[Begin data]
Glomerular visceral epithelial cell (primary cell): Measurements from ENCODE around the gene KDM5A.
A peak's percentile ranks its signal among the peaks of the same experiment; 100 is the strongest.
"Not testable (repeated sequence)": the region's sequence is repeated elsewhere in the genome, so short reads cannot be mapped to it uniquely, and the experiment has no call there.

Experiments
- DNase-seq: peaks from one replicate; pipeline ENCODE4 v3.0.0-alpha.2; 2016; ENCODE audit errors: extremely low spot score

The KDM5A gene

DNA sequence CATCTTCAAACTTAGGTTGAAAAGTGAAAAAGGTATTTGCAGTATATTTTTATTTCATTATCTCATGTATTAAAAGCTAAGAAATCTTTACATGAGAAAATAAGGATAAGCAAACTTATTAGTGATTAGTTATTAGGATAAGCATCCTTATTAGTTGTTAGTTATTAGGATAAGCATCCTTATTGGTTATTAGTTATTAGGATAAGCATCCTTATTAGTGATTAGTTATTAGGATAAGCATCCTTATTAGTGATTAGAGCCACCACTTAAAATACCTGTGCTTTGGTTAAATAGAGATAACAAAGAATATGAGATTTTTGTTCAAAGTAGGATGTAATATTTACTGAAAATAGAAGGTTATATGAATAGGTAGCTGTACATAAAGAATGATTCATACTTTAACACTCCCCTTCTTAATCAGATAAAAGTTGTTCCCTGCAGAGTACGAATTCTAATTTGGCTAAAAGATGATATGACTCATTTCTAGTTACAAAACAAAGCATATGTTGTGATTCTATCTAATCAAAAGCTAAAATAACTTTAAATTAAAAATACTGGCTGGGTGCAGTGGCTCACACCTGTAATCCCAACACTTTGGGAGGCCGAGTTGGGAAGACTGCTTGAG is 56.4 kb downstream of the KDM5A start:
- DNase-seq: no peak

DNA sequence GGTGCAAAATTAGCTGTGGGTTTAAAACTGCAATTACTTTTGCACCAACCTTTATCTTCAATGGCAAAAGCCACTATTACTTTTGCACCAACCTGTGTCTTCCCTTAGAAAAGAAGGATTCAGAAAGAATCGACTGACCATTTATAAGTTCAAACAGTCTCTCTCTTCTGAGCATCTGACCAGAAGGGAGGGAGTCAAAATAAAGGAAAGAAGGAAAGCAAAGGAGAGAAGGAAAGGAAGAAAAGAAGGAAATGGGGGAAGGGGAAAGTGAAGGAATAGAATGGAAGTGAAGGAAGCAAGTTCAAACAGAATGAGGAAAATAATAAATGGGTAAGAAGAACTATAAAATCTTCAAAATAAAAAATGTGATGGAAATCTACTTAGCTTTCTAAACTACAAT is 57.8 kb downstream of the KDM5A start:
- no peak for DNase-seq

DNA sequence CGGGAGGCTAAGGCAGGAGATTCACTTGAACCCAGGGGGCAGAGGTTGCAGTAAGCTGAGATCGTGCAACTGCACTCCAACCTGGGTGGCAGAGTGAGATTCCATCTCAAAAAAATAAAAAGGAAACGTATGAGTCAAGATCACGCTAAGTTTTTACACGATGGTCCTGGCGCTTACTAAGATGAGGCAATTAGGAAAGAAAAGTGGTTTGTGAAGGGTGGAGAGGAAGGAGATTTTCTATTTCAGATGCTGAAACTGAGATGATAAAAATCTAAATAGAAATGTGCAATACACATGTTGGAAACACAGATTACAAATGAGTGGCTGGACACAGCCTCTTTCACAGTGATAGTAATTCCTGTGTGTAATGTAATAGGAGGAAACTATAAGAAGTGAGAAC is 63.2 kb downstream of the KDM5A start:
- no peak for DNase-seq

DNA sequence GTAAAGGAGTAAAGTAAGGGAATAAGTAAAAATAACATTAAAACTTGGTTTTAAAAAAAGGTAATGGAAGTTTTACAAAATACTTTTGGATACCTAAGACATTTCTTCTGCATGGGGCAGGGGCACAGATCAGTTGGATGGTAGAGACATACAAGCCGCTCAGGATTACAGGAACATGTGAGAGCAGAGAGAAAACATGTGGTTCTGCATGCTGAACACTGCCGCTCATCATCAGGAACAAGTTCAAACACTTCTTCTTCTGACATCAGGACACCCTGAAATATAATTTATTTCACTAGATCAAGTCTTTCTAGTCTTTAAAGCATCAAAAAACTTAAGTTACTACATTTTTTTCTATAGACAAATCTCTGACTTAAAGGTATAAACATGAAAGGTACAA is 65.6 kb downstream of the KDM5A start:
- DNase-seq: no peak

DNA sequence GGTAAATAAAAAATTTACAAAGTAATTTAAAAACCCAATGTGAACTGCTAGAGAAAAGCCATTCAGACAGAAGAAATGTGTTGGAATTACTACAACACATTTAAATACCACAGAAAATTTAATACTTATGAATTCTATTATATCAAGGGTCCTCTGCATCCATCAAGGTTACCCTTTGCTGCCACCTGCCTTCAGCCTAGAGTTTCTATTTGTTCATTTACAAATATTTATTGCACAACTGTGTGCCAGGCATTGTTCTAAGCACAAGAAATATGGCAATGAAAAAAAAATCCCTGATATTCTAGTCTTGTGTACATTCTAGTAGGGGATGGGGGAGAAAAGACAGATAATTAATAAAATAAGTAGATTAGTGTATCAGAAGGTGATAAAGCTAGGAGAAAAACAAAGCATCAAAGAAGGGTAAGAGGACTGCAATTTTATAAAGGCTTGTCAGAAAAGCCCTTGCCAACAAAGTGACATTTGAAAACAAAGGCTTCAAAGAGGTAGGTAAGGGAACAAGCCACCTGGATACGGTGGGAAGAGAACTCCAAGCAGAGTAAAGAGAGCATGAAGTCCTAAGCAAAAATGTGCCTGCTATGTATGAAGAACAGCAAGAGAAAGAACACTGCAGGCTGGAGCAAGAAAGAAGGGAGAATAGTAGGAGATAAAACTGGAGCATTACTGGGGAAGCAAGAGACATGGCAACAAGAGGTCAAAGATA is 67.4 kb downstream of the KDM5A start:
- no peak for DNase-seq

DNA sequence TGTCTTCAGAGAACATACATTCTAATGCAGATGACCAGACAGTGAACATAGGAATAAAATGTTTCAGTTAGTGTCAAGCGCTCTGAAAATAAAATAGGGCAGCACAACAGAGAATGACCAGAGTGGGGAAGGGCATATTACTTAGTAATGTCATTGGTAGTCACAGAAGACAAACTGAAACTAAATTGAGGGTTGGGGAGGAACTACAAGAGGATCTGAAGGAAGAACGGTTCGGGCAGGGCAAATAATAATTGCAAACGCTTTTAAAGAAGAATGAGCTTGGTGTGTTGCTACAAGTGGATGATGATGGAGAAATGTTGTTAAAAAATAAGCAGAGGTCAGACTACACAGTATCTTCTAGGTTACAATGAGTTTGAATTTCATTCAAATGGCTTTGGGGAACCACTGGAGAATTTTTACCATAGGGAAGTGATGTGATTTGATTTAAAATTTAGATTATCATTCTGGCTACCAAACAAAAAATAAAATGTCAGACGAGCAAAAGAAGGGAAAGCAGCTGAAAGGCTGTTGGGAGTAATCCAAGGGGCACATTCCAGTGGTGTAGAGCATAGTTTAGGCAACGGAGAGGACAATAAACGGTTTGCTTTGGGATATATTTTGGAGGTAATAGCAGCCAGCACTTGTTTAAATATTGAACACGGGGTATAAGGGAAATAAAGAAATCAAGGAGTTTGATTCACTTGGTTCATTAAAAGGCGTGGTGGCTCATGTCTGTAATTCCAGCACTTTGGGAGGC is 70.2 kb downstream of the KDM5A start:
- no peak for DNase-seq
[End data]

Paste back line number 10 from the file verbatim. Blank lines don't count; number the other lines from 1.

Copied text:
- no peak for DNase-seq